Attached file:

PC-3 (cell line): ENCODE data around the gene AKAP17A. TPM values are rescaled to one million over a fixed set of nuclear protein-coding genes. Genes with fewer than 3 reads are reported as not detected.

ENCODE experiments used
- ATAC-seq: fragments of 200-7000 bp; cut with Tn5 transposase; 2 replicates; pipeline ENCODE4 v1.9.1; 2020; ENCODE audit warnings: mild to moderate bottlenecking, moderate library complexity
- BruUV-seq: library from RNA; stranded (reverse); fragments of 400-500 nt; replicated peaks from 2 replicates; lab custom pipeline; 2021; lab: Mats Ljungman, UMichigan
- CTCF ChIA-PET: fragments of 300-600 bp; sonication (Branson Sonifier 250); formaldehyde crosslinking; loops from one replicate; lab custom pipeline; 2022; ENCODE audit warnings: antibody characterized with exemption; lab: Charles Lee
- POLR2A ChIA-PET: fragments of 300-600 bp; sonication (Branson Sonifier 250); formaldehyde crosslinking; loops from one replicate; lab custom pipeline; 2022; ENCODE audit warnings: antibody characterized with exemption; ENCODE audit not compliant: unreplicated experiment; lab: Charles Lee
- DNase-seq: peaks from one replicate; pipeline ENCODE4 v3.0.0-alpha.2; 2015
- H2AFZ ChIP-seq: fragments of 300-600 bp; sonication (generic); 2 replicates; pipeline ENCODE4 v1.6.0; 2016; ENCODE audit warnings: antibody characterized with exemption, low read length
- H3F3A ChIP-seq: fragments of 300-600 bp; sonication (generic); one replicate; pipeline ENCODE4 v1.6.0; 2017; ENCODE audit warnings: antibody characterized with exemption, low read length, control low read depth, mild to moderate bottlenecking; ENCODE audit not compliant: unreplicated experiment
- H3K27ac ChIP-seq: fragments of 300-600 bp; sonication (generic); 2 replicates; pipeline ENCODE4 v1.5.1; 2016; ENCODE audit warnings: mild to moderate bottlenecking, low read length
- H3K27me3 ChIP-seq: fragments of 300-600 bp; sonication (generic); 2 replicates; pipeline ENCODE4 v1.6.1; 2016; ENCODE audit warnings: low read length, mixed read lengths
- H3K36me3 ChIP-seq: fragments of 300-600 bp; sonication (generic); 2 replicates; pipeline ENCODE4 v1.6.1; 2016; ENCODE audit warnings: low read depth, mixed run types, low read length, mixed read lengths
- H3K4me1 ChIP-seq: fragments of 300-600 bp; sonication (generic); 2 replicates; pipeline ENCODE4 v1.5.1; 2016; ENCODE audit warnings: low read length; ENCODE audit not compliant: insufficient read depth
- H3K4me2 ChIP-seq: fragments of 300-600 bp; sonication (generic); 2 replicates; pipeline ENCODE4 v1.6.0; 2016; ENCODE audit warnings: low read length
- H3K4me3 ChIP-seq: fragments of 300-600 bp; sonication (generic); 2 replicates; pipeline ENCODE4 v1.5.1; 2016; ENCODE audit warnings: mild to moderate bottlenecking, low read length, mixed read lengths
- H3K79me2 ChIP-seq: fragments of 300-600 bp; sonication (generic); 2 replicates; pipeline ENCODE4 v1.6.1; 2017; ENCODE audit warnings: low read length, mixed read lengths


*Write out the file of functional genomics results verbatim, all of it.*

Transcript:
PC-3 (cell line): ENCODE data around the gene AKAP17A. TPM values are rescaled to one million over a fixed set of nuclear protein-coding genes. Genes with fewer than 3 reads are reported as not detected.

ENCODE experiments used
- ATAC-seq: fragments of 200-7000 bp; cut with Tn5 transposase; 2 replicates; pipeline ENCODE4 v1.9.1; 2020; ENCODE audit warnings: mild to moderate bottlenecking, moderate library complexity
- BruUV-seq: library from RNA; stranded (reverse); fragments of 400-500 nt; replicated peaks from 2 replicates; lab custom pipeline; 2021; lab: Mats Ljungman, UMichigan
- CTCF ChIA-PET: fragments of 300-600 bp; sonication (Branson Sonifier 250); formaldehyde crosslinking; loops from one replicate; lab custom pipeline; 2022; ENCODE audit warnings: antibody characterized with exemption; lab: Charles Lee
- POLR2A ChIA-PET: fragments of 300-600 bp; sonication (Branson Sonifier 250); formaldehyde crosslinking; loops from one replicate; lab custom pipeline; 2022; ENCODE audit warnings: antibody characterized with exemption; ENCODE audit not compliant: unreplicated experiment; lab: Charles Lee
- DNase-seq: peaks from one replicate; pipeline ENCODE4 v3.0.0-alpha.2; 2015
- H2AFZ ChIP-seq: fragments of 300-600 bp; sonication (generic); 2 replicates; pipeline ENCODE4 v1.6.0; 2016; ENCODE audit warnings: antibody characterized with exemption, low read length
- H3F3A ChIP-seq: fragments of 300-600 bp; sonication (generic); one replicate; pipeline ENCODE4 v1.6.0; 2017; ENCODE audit warnings: antibody characterized with exemption, low read length, control low read depth, mild to moderate bottlenecking; ENCODE audit not compliant: unreplicated experiment
- H3K27ac ChIP-seq: fragments of 300-600 bp; sonication (generic); 2 replicates; pipeline ENCODE4 v1.5.1; 2016; ENCODE audit warnings: mild to moderate bottlenecking, low read length
- H3K27me3 ChIP-seq: fragments of 300-600 bp; sonication (generic); 2 replicates; pipeline ENCODE4 v1.6.1; 2016; ENCODE audit warnings: low read length, mixed read lengths
- H3K36me3 ChIP-seq: fragments of 300-600 bp; sonication (generic); 2 replicates; pipeline ENCODE4 v1.6.1; 2016; ENCODE audit warnings: low read depth, mixed run types, low read length, mixed read lengths
- H3K4me1 ChIP-seq: fragments of 300-600 bp; sonication (generic); 2 replicates; pipeline ENCODE4 v1.5.1; 2016; ENCODE audit warnings: low read length; ENCODE audit not compliant: insufficient read depth
- H3K4me2 ChIP-seq: fragments of 300-600 bp; sonication (generic); 2 replicates; pipeline ENCODE4 v1.6.0; 2016; ENCODE audit warnings: low read length
- H3K4me3 ChIP-seq: fragments of 300-600 bp; sonication (generic); 2 replicates; pipeline ENCODE4 v1.5.1; 2016; ENCODE audit warnings: mild to moderate bottlenecking, low read length, mixed read lengths
- H3K79me2 ChIP-seq: fragments of 300-600 bp; sonication (generic); 2 replicates; pipeline ENCODE4 v1.6.1; 2017; ENCODE audit warnings: low read length, mixed read lengths